Apollo Magazine

‘Treasures from Korea’ in the USA

An exhibition of Korean art from the Joseon Dynasty has begun its year-long tour of the US

Military Costume (Dongdari) (19th century)

Korea, an enigmatic land for the majority of westerners, is introducing its art, history and philosophies to the US. A rigorously selected show of top quality art made during the Joseon dynasty (1392–1910) – most pieces leaving Korea for the first time – has begun its year-long tour at the Philadelphia Museum of Art (March 2–26 May). It will continue to Los Angeles County Museum of Art and Houston’s Museum of Fine Arts, swapping a good number of fragile paper items at each location.

Śākyamuni Assembly (1653), hanging scroll

The opening event at Philadelphia was a lavish affair. The setting was the museum’s grand staircase, at the top of which hang Rubens’ masterful History of Constantine tapestries. But they were overshadowed by a vast backdrop covering the wall: a 39ft-high Buddhist ‘gwaebul’ (banner painting) made in 1653 and depicting Sakyamuni (Historical Buddha) reciting the Lotus Sutra to bodhisattvas, disciples and heavenly kings. For more than 350 years it has been the central object of worship during the celebrations of the Buddha’s birthday and for the Yeongsanjae ritual, when prayers are offered for the deceased on the 49th day after their death to encourage the seventh King of Hell to pronounce a favourable judgement – ideally a release from re-birth.

Bottle with Decoration of Rope, Artist/maker unknown, Joseon Dynasty (1392-1910), 16th century. National Museum of Korea, Seoul

Louise Nicholson explores Korean art from the Joseon Dynasty in the March issue of Apollo

With the museum transformed into this sacred space, seven monks performed the rhythmic Yeongsanjae ritual, the crowd below mesmerised by dramatic drum beating, trumpeting, solemn multi-part chanting, cymbal-clashing and swirling meditative dancing. The spectacle set the tone for exploring the exhibition, reminding visitors that some of Korea’s Buddhist and Confucian traditions, and its courtly manners, thrive today amid Seoul’s sleek high-rises and Samsung Smartphones.

The Pilgrim’s Progress (1895)

The show gives each exhibit its own space, lighting, and importance – a piercing portrait of a Confucian scholar, a gold-plated turtle-shaped royal seal, an elephant-shaped ritual vessel, a king’s poem in sweeping Chinese characters. An 1895 copy of Bunyan’s The Pilgrim’s Progress was the first entire English novel translated into Korean and printed in Hangul, the Korean phonetic script. But the Joseon glory is surely its ceramics, the epitome of elegance and simplicity. One star among many is a 16th-century porcelain bottle with a single strand of rope design (painted in iron before glazing) that wraps around the slim neck and winds down the bulbous body.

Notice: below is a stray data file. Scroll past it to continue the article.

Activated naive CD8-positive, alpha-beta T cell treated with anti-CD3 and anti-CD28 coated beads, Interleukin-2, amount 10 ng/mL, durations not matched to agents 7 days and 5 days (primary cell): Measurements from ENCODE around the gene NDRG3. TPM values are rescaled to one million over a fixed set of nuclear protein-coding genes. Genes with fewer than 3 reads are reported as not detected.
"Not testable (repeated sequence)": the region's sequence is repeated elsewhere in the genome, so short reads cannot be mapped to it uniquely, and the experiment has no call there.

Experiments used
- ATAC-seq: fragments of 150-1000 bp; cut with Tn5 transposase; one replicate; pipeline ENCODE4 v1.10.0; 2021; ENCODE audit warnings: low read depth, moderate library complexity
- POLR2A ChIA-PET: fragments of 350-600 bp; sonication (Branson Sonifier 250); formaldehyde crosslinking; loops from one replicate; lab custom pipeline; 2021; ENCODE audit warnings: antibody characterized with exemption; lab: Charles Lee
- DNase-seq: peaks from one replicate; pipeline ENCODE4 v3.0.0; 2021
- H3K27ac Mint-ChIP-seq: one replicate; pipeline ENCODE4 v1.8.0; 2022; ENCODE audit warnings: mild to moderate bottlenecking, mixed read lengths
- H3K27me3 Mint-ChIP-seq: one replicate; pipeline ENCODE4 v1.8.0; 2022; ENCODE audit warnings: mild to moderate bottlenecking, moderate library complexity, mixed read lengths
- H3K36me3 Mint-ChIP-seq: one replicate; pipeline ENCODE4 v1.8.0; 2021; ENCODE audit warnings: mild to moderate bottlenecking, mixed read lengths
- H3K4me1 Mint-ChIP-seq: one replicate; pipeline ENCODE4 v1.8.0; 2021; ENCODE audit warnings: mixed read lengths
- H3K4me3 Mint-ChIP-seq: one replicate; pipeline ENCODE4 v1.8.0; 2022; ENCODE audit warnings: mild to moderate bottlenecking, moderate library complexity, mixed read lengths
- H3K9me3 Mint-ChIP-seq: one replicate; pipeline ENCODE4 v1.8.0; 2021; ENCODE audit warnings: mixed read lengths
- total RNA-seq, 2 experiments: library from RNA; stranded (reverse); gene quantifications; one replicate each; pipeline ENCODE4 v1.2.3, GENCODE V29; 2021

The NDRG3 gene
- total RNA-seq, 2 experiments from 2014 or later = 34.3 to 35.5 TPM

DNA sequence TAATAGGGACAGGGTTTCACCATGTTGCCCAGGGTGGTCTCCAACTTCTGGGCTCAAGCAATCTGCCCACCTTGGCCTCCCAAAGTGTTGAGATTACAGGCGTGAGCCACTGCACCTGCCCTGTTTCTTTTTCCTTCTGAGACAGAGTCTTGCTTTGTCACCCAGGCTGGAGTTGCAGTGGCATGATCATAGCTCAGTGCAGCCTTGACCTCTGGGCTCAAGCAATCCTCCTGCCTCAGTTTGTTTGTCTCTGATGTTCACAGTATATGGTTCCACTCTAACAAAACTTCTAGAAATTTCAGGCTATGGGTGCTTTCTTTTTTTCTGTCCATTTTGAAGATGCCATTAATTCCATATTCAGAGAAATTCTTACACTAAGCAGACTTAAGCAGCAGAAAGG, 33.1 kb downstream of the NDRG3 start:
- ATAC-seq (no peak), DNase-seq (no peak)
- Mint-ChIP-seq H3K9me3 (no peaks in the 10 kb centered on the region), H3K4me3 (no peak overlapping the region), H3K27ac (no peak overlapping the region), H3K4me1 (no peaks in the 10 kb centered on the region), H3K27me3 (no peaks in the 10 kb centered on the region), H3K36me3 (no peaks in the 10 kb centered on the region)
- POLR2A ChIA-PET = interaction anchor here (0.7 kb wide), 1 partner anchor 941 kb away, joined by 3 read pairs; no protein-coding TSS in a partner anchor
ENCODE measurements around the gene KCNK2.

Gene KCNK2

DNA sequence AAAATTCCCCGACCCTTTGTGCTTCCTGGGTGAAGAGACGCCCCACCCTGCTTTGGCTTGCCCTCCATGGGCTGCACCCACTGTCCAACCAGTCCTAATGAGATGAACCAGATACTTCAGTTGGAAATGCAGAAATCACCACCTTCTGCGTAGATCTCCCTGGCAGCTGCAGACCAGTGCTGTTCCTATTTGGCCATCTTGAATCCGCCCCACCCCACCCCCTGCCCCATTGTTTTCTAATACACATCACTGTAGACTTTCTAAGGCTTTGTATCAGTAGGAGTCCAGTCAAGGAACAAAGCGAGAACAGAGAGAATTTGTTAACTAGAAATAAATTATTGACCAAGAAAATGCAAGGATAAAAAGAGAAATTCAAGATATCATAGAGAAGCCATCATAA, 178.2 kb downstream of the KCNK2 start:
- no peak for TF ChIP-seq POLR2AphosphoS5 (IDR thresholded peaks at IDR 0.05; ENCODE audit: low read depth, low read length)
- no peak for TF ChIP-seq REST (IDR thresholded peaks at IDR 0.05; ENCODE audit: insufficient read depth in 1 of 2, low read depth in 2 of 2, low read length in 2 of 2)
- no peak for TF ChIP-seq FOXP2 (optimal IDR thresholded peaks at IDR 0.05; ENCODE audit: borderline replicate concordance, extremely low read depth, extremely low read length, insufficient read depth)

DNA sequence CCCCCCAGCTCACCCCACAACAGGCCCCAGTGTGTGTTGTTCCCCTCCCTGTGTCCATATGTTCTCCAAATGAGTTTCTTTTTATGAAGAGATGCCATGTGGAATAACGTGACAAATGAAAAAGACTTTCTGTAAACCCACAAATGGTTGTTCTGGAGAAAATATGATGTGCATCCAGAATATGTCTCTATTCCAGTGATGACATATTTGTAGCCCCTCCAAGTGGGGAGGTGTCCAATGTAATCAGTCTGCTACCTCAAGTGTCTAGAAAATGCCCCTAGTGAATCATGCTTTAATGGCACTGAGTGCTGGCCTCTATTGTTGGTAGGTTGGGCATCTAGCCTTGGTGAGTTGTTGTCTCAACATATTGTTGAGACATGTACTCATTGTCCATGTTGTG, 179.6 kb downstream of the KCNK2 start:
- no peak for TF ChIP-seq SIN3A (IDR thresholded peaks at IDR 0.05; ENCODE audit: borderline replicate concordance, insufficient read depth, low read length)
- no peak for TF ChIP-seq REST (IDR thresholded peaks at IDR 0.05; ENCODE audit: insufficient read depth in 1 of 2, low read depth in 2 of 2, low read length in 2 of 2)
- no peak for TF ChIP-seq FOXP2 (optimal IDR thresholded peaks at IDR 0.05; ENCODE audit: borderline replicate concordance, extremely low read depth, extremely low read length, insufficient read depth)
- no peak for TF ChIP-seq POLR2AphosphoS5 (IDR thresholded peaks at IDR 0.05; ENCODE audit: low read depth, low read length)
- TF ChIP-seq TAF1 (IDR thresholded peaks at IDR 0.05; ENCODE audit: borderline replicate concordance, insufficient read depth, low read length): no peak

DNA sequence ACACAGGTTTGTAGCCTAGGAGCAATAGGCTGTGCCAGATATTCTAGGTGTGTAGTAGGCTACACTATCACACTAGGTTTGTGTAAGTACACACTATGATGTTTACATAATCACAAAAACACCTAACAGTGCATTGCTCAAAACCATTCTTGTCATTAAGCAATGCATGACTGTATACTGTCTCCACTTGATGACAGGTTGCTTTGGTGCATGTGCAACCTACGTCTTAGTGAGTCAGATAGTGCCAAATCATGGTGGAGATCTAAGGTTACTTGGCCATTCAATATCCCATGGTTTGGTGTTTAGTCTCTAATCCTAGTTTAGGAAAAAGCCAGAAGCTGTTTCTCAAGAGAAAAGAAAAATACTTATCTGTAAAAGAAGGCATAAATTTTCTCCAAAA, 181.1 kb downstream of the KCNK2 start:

Ten Longevity Symbols (18th-century) ten-fold screen

Well-funded by the Korean Foundation, the US’s National Endowment for the Humanities, The Exelon Foundation and others, the show has some helpful gadgets. A 1759 book about royal protocol for a wedding has been deftly transformed into a filmed procession projected onto a wall; a ten-fold screen depicting a landscape incorporating the Ten Longevity Symbols has a lively hands-on screen beside it to identify and explain each one. And an end-of-show computer encourages visitors to have their name translated into Hangul, which scholars deem one of the most intelligent scripts yet devised.

‘Treasures from Korea: Arts and Culture of the Joseon Dynasty, 1392–1910’ is at the Philadelphia Museum of Art until 26 May, and travels to Los Angeles County Museum of Art (29 June –28 September) and the Museum of Fine Arts, Houston, 2 November – 11 January 2015).

Louise Nicholson explores the little-known artistic treasures produced in Korea during the Joseon Dynasty in the March issue of Apollo

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